Even though the Iowa caucus is still 13 weeks away, the unprecedented number of women announcing their bid for 2020 is grabbing headlines — even before presidential campaigns officially start.
The 2018 midterm season coined the term “Pink Wave, since a historically high number of women ran for office, for both parties, and were then elected to Congress. According to the Brookings Institute, women made up 23 percent of non incumbents running for seats in 2018, compared to the 16 percent in the previous two election cycles.
With such momentum, it is only natural that we would see more women running to break the ultimate “glass ceiling”. Kamala Harris, Kirsten Gillibrand and Elizabeth Warren, all Democratic senators, have announced that they are forming exploratory committees in order to raise money for their presidential campaigns.
Party and gender are the only common denominators among these women, who come from different backgrounds and have already shown signs of taking different approaches in campaigning.
Kamala Harris, the candidate that has been signaled as the “favorite” among the three, is the daughter of two immigrants and has emphasized her criminal justice background as her “modus operandi”. In her website, she describes herself as “tough, principled and fearless”. However, in an op-ed piece to the New York Times, Lara Bezlon, a law professor at the University of San Francisco, stated that Harris is not a progressive prosecutor and accused of her staying silent when progressives attempted to embrace criminal justice reform.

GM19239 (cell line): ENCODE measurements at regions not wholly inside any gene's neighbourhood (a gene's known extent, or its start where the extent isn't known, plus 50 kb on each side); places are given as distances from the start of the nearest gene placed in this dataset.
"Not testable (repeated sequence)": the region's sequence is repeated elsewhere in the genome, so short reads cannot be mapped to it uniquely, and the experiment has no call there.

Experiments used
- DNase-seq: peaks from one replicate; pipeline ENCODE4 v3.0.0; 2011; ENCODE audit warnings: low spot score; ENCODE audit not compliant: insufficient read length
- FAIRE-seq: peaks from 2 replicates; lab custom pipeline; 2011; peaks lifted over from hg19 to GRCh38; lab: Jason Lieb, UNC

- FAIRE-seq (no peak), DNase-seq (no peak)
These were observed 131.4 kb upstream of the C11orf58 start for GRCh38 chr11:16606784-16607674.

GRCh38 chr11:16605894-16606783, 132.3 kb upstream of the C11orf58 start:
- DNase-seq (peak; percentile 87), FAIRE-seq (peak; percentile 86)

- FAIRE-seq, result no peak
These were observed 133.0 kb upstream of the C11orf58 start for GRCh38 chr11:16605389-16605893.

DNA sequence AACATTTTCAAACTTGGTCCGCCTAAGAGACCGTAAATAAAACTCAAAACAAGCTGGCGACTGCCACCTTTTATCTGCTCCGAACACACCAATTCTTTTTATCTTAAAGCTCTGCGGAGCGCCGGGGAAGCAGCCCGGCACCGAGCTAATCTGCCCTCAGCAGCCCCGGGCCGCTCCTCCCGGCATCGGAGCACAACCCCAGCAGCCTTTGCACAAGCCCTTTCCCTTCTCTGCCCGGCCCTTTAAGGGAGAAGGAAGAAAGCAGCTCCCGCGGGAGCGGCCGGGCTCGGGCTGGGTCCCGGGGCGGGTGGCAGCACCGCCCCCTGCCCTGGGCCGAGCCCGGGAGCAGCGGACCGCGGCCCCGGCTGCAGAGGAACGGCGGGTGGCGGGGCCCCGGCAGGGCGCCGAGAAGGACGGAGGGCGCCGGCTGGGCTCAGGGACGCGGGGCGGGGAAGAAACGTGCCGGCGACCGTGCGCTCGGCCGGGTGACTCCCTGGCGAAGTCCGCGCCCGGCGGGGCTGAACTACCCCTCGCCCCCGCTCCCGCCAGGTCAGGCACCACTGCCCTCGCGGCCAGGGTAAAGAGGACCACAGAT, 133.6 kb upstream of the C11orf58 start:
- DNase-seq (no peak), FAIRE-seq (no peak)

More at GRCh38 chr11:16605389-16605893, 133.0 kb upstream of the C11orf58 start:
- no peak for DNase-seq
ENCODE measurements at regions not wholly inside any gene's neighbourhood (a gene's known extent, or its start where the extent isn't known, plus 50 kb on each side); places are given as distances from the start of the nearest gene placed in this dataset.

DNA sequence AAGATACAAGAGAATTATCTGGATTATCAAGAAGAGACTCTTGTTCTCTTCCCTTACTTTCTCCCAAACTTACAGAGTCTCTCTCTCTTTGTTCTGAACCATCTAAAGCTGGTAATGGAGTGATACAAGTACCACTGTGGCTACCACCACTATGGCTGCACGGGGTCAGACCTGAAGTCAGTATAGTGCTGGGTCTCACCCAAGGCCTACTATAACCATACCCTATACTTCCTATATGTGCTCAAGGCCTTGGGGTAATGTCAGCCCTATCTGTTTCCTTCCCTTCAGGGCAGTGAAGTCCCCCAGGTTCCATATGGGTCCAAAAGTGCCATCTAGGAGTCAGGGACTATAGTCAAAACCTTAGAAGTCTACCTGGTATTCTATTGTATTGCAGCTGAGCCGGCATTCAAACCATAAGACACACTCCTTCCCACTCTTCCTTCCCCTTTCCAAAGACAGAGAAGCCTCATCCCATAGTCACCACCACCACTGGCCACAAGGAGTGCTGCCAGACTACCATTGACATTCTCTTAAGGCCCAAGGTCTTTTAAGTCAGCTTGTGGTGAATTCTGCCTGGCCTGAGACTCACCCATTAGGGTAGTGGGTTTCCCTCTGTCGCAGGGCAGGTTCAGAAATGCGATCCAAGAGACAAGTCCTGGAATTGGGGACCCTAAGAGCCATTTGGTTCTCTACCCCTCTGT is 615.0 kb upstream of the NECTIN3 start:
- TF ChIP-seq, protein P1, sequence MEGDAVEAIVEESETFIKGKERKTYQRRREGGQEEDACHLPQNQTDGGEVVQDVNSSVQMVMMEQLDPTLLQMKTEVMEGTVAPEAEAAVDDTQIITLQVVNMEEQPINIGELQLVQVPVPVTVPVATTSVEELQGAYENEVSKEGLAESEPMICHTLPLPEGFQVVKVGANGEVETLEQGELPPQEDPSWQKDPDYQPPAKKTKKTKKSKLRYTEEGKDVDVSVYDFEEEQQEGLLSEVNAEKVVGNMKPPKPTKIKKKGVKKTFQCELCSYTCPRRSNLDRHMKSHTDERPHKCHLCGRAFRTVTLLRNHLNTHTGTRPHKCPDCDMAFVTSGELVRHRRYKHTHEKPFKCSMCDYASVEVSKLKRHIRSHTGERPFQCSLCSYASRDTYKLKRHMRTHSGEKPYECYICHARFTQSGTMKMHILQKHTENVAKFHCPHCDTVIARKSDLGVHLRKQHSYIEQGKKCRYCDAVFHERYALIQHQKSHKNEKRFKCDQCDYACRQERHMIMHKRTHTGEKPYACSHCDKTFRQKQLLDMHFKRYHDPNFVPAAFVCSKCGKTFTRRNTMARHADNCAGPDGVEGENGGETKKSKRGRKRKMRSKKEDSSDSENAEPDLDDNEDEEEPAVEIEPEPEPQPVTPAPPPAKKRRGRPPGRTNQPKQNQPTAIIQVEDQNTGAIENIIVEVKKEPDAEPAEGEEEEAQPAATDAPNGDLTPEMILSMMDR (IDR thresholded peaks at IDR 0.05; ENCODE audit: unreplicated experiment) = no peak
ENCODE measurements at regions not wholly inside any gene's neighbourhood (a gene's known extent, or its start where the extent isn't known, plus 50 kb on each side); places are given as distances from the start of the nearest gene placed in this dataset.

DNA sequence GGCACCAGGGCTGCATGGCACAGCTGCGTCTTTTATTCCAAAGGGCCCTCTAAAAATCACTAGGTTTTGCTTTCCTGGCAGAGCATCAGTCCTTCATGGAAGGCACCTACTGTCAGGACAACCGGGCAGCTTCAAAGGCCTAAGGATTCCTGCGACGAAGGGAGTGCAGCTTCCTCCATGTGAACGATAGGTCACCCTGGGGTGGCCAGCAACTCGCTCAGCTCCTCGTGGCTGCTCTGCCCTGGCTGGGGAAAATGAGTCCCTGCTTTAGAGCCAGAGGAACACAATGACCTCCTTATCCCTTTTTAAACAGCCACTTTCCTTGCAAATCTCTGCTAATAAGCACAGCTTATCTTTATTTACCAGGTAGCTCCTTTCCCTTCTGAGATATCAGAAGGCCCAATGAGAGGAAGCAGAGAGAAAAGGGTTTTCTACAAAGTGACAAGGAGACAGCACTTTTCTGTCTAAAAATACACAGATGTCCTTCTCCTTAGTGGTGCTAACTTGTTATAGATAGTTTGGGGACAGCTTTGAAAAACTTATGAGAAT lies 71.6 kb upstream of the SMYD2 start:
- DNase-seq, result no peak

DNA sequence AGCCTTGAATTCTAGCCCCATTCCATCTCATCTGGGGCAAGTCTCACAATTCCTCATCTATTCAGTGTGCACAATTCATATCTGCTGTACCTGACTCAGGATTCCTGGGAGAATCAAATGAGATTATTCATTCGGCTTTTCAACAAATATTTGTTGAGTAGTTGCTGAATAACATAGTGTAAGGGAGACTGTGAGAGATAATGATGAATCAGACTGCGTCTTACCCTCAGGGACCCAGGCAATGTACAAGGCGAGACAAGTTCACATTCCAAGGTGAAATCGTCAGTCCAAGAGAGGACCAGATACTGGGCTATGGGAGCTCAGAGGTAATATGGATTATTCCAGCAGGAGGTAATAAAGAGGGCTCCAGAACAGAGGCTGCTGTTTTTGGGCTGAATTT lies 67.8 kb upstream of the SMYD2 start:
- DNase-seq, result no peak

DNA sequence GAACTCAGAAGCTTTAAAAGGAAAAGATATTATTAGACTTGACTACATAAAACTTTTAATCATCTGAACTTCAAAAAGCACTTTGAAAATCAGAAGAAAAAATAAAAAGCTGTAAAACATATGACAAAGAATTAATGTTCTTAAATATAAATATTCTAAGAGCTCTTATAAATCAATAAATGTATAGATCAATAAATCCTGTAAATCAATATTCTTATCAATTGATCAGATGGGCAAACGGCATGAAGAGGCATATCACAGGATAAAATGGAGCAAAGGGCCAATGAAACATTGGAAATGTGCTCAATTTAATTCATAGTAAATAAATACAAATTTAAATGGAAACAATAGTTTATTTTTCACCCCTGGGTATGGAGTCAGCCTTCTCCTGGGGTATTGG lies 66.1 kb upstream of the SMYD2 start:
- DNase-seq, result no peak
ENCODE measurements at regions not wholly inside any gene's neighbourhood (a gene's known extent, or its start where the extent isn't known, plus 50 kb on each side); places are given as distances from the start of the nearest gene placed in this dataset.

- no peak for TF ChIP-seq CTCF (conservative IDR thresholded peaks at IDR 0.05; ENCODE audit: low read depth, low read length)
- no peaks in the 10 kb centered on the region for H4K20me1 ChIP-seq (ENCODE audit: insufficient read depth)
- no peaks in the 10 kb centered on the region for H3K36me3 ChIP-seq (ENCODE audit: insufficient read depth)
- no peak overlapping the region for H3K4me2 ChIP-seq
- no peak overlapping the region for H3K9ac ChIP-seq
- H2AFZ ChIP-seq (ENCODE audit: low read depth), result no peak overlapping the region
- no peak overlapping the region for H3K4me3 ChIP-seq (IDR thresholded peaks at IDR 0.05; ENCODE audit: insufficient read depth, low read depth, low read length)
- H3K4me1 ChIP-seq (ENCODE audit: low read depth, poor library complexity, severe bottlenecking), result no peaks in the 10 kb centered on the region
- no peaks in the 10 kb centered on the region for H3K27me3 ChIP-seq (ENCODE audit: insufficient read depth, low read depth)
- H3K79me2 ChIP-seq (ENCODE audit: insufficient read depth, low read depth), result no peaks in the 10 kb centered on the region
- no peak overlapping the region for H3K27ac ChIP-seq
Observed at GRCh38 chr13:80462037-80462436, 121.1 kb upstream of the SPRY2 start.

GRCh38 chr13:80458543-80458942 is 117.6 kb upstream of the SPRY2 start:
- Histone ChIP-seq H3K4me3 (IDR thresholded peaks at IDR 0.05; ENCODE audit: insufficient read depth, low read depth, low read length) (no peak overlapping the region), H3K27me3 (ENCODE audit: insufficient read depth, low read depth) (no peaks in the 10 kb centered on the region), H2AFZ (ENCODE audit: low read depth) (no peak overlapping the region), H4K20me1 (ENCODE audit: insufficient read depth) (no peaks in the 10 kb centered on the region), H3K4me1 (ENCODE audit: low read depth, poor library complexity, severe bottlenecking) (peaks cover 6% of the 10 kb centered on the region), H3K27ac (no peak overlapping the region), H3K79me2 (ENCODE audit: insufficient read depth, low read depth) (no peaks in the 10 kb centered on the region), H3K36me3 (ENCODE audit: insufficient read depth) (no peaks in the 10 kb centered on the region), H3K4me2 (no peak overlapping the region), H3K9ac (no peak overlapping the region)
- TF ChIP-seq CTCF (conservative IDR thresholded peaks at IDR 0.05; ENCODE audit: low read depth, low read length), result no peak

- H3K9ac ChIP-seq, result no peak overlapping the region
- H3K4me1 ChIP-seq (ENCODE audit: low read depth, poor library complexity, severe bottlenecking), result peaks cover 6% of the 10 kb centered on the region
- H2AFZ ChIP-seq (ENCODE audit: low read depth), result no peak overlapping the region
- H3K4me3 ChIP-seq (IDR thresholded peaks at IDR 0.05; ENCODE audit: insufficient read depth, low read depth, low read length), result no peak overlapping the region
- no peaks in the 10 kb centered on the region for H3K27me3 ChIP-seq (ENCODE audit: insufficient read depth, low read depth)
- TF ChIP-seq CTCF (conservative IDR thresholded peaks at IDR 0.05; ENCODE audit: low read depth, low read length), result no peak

Kirsten Gillibrand describes herself as a “young mom” and promised to fight for other people’s children as hard as she fights for her own. A vociferous opponent of Trump, Gillibrand has said: “I am not afraid of him”. However, Gillibrand’s ties to wall street have raised eyebrows and her former affiliation to the conservative Blue Dog Democrats put her progressive stance in question.
Elizabeth Warren has perhaps had the most tumultuous start, due to the controversy surrounding her DNA test in 2018, contesting her claim to be from Native American descent. She was the first one to announce her candidacy and positions herself as a strong critic of the “ultra-rich”, who she believes rig economic policy in their favor.
In the aftermath of the #MeTooMovement and the 2016 election, 2020 would seem like a promising time for a woman to challenge the incumbent. Also, the voter demographic is favorable as according to data from the Pew Research Center, 56% of women identify as Democrats or lean Democratic.
In addition to facing the challenges which come with breaking the ultimate glass ceiling, these three contenders will have to face difficulties within their own party, as the three women struggle with name recognition. According to the last Quinnipiac poll, both Joe Biden and Bernie Sanders (who have not made any announcements yet) remain on top among voters.
By: Giovanna Bellotti Azevedo
Illustration By: Mikhaila Markham